20: Charities and COVID-19 – CIGA 2020 update: members’ meetings and relief from wrongful trading liability
While the government considered easing pandemic restrictions over Christmas, it seems that BEIS has been reflecting on further relieving measures for those running businesses and charities in the run-up to Christmas and beyond. On 26 November 2020, regulations came into force to extend further the current temporary relaxation of rules for holding members’ meetings of certain corporate bodies and to introduce a new period of relief from liability for wrongful trading.
As reported in our blogs of 6 October 2020 and 1 July 2020, the Corporate Insolvency and Governance Act 2020 (CIGA 2020) introduced a number of measures to help businesses, including many charities, cope with the fall-out from the pandemic and the restrictions imposed to deal with it.
One of these measures is to help companies and certain other corporate bodies to hold general meetings and AGMs during social distancing restrictions by relaxing, on a temporary basis, the usual rules on how members’ meetings must be held, even if the body’s constitution requires something different.
For charities, these provisions extend to charitable companies, CIOs, SCIOs and mutual societies (such as a Community Benefit Society), as well as the trading subsidiary companies of any charity.
The measures are helpful as they enable such bodies to hold a general meeting (or a meeting of any class of members or of delegates appointed by members) which:
- need not be held at a particular place;
- may be held and votes may be cast by electronic or other means; and
- may be held without a quorum of participants having to be together in one place.
While the provisions apply, members of such bodies continue to have a right to vote by some means, but do not have the right to attend in person, participate other than by voting or to vote by particular means.
Originally, these measures were introduced for a ‘relevant period’ beginning on 26 March 2020 and ending on 30 September 2020. Regulations made in September extended the relevant period to 30 December 2020. The new regulations extend the relevant period for a further three months until 30 March 2021.
The new regulations do not apply to bodies formed under Scottish or Northern Ireland legislation, so do not extend to SCIOs or certain Northern Ireland mutual societies. Any equivalent measures in Scotland and Northern Ireland are matters for the devolved administrations there.
It is helpful that the government has moved early to extend these provisions again, enabling those bodies which can take advantage of them more time to plan ahead in respect of any members’ meetings or AGM which they may need to hold in the next few months.
There is a long-stop date of 5 April 2021 on these provisions, meaning that any extension beyond that date would require further legislation. Given that, despite good news on potential vaccines, it remains unclear when social distancing restrictions will be relaxed sufficiently to allow a return to mass gatherings, it remains the case that it would be prudent for charities which can use these provisions to consider whether they may need any amendments to their constitutions to facilitate the charity’s ongoing operations.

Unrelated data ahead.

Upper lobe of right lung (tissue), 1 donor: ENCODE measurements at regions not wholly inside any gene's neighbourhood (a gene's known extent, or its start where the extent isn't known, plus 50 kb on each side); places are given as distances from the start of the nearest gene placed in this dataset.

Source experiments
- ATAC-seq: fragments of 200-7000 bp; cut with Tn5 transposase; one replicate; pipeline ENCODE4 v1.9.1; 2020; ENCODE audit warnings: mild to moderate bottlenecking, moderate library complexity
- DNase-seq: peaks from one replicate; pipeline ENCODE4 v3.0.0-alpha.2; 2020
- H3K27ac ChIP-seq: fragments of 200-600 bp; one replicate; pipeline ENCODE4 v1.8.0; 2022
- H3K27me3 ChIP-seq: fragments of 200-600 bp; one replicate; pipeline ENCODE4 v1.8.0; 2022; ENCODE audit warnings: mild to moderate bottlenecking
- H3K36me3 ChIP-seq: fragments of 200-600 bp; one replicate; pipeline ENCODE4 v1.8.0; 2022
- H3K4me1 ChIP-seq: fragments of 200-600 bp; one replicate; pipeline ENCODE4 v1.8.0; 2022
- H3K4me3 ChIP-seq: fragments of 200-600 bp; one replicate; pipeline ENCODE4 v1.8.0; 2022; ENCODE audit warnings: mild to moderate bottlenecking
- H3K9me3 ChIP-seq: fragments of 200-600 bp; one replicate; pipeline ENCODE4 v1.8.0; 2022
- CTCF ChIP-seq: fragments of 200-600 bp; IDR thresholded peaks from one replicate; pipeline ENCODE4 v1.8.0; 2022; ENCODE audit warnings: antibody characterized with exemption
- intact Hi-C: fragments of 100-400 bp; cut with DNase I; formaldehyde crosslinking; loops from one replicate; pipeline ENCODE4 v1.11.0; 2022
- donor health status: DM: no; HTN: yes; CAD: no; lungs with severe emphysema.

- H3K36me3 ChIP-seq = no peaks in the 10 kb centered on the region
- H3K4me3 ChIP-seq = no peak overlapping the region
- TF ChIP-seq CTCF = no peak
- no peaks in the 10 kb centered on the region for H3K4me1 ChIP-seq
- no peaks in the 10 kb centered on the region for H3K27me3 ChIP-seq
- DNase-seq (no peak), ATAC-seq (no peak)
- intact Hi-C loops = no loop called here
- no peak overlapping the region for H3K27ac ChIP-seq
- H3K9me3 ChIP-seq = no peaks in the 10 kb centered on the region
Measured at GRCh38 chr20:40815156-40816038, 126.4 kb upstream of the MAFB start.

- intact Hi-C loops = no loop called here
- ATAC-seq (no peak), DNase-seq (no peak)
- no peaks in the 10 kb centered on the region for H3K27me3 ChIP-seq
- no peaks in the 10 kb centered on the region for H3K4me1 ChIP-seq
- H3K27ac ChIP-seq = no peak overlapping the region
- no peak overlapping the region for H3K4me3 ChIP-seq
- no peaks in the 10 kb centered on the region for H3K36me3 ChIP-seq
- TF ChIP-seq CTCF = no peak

Charities making use of the provisions should also have regard to the Charity Commission’s coronavirus guidance. It notes that charity trustees relying on the provisions:
‘must ensure that this decision is recorded in the minutes and that all other meeting requirements are met. You should ensure that you have a robust system to ensure only those eligible to vote can do so and that you record who has voted and the percentages of votes cast.’
The Commission also offers some guidance there for charities which are not able to rely on the CIGA 2020 provisions and we offer some suggestions in our blogs of 1 July 2020 and 21 May 2020.
CIGA 2020 also contained a temporary suspension of wrongful trading provisions, aimed at allowing company directors and charity trustees of CIOs to continue operating through the emergency without the threat of personal liability.
The suspension was introduced for a period from 1 March to 30 September 2020. However, whereas other periods, such as that for members’ meetings referred to above, were extended, this suspension of wrongful trading was not, and so that relief ended after 30 September 2020.
The new regulations essentially replicate the terms of the original suspension, but for a new period beginning on 26 November 2020 and ending 30 April 2021. As with the original suspension, it should apply to directors and to charity trustees of CIOs.
Reintroducing the suspension may offer some comfort to charity trustees trying to manage their charities’ operations among the continuing demands of the pandemic, often juggling varying restrictions across the country. However, if a charity is in financial distress, the temporary suspension does not relieve the charity trustees of other duties and responsibilities which can then apply. The Charity Commission has further information on this, which can be found here, and if charity trustees are worried, please speak to your usual BDB Pitmans contact or our restructuring and insolvency team who will be able to talk you through your concerns.